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Report Highlights 50 Years of Conservation Success

Congress is considering reauthorizing a fund that helps protect iconic sites such as Canyons of the Ancients National Monument. Credit: U.S. Bureau of Land Management
Congress is considering reauthorizing a fund that helps protect iconic sites such as Canyons of the Ancients National Monument. Credit: U.S. Bureau of Land Management
September 10, 2015

DENVER - It's not a household name, but The Land and Water Conservation Fund may be one of the most successful conservation programs in the nation's history, according to a new report.

The fund is set to expire in 20 days unless Congress moves to reauthorize the program. David Nickum, executive director with Colorado Trout Unlimited, says Coloradans have skin in the game on this one since 90 percent of the state's residents enjoy outdoor recreation.

"If you have gone hunting or fishing on our public lands, if you have gone to a community park in your home town, if you have gone camping around the state, odds are at some point you've been benefiting from Land and Water Conservation Fund," says Nickum.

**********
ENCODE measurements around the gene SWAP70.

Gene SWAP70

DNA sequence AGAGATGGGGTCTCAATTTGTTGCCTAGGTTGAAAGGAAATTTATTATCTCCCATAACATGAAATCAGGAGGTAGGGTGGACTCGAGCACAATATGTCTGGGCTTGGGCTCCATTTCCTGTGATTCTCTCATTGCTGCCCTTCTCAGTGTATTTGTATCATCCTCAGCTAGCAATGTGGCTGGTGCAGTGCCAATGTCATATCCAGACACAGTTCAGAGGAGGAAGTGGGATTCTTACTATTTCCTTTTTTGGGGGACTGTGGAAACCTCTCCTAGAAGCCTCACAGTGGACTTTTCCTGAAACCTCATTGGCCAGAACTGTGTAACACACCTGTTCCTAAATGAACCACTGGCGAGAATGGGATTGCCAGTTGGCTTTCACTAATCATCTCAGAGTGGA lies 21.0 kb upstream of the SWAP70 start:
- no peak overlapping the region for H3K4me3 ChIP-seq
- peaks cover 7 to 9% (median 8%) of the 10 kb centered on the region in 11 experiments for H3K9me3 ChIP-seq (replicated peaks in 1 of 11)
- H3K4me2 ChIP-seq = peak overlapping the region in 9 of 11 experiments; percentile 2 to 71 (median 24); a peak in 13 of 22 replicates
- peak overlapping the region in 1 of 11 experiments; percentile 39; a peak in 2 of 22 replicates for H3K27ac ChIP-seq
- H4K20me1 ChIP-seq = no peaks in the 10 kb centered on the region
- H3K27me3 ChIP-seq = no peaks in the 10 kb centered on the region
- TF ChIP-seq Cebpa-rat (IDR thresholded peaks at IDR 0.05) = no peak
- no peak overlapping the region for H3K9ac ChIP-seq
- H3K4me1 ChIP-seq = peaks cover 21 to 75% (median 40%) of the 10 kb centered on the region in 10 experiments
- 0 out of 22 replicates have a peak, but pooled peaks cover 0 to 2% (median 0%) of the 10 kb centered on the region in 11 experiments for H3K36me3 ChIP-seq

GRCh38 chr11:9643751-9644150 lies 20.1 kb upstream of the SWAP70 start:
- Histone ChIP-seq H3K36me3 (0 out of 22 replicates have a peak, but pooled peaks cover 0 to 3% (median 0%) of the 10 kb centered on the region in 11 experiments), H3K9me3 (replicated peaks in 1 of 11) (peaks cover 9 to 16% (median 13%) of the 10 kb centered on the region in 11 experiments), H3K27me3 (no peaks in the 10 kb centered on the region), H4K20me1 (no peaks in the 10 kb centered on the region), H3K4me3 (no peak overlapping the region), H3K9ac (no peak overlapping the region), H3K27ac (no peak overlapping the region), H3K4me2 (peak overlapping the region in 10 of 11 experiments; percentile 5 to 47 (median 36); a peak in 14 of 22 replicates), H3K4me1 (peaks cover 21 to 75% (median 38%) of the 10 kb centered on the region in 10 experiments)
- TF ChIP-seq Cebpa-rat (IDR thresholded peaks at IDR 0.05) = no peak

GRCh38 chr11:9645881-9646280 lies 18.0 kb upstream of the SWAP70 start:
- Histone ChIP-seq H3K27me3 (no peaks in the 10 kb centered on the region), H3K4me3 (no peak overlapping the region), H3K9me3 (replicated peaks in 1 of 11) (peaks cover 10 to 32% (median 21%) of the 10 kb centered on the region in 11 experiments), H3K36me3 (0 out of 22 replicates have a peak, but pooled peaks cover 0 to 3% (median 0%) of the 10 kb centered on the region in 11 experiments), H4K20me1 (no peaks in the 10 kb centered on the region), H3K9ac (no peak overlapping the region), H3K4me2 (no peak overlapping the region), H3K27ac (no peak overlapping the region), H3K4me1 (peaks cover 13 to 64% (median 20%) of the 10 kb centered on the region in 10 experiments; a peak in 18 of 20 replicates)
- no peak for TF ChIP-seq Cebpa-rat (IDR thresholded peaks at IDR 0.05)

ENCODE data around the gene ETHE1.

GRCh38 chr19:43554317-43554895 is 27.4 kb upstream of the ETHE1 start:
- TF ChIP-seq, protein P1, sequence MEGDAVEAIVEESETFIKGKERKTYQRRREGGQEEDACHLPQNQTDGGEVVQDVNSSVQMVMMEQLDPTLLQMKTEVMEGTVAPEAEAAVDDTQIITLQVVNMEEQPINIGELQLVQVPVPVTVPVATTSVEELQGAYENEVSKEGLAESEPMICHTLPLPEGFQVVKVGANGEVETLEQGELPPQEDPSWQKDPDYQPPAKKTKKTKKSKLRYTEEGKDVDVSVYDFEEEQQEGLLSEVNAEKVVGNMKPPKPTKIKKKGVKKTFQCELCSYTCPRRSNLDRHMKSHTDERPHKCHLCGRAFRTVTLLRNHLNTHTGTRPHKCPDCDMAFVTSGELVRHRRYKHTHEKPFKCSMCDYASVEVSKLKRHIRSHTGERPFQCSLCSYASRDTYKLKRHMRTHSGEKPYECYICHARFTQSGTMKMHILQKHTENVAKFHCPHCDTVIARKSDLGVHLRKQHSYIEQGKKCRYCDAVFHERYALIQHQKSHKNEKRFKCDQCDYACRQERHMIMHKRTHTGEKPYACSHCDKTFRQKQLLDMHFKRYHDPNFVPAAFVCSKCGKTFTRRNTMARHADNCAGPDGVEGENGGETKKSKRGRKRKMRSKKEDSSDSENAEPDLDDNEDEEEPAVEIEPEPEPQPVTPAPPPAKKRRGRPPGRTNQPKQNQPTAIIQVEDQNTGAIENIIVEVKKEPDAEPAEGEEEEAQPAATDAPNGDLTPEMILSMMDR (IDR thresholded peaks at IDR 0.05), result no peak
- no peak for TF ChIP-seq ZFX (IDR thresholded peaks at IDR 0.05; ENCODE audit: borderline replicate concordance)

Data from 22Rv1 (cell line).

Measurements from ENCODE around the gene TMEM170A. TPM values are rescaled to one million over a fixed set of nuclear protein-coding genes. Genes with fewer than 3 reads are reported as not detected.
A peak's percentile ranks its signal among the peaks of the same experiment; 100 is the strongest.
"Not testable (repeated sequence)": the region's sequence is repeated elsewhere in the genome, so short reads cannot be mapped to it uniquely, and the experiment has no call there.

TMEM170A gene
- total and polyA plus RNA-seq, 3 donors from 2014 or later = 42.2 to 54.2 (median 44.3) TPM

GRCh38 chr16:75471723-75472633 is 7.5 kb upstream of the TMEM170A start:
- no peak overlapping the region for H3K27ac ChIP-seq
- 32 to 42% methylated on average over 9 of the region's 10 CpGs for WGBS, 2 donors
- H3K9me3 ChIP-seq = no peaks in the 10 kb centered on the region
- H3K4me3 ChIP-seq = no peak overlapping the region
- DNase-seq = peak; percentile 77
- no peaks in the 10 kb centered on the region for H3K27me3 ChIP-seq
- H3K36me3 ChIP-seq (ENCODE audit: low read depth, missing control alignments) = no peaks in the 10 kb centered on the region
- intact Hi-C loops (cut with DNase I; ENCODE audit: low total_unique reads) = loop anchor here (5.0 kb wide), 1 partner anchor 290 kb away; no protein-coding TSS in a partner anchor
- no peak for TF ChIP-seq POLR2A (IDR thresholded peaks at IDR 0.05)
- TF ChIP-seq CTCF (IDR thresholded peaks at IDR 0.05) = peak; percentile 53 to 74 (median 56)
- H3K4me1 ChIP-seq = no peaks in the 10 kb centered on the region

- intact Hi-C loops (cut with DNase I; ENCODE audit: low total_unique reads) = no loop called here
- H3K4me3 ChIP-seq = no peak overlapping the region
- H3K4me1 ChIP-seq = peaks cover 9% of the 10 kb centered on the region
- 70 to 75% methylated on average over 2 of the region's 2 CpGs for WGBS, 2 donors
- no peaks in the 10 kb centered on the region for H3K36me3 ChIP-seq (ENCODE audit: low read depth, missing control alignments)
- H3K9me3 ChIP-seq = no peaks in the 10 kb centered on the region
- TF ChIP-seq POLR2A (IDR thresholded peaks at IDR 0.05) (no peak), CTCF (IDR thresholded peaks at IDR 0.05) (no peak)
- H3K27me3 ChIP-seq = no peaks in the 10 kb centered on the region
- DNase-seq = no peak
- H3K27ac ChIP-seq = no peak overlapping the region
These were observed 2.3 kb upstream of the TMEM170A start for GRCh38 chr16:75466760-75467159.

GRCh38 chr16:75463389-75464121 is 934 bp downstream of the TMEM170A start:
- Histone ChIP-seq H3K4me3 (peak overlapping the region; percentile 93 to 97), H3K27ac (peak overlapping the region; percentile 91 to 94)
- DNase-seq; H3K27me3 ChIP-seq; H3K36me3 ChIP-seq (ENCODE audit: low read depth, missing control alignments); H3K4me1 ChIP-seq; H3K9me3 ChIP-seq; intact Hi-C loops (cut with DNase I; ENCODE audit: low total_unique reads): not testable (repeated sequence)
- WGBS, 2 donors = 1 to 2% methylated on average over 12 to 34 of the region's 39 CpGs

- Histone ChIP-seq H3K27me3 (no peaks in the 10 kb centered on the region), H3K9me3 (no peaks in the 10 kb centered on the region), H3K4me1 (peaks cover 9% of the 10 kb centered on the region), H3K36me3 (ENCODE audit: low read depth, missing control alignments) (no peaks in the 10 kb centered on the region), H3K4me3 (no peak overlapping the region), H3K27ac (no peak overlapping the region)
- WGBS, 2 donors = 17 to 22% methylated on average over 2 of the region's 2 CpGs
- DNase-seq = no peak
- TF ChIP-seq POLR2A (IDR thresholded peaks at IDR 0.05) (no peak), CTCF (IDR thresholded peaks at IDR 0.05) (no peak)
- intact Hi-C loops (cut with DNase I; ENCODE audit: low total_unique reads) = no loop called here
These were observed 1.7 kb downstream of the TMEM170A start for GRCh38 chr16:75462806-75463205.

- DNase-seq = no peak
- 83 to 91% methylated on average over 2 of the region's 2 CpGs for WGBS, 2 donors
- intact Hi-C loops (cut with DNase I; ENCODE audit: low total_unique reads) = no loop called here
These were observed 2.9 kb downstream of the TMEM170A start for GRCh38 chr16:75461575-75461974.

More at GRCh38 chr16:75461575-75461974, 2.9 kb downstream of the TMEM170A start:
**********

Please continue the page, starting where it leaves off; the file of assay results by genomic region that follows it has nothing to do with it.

The fund was created with bipartisan support in 1964 to protect America's natural resources using royalties from oil and gas companies drilling offshore. The fund has helped preserve iconic Colorado landscapes such as Canyons of the Ancients National Monument and Great Sand Dunes, Mesa Verde and Rocky Mountain national parks.

Nickum says the fund also is critical to Colorado because outdoor recreation contributes more than $34 billion annually to the state's economy and more than 300,000 jobs. He says the Land and Water Conservation Fund helps connect skiers to slopes, and helps hunters and anglers access the state's wilderness areas and rivers.

"So it's really directly investing into protecting lands or providing facilities and resources for outdoor recreation," says Nickum. "That's the whole premise of the program and it's what it's done very well for the last 50 years."

Nickum notes the fund's success stories range from transforming urban spaces into nature and science centers for kids to flood recovery on the Big Thompson River in 1976, protecting floodplains that saved $16 million in property damage during the 2013 floods. Congress has 20 days to decide whether or not to extend the program's conservation efforts for future generations.

Eric Galatas, Public News Service - CO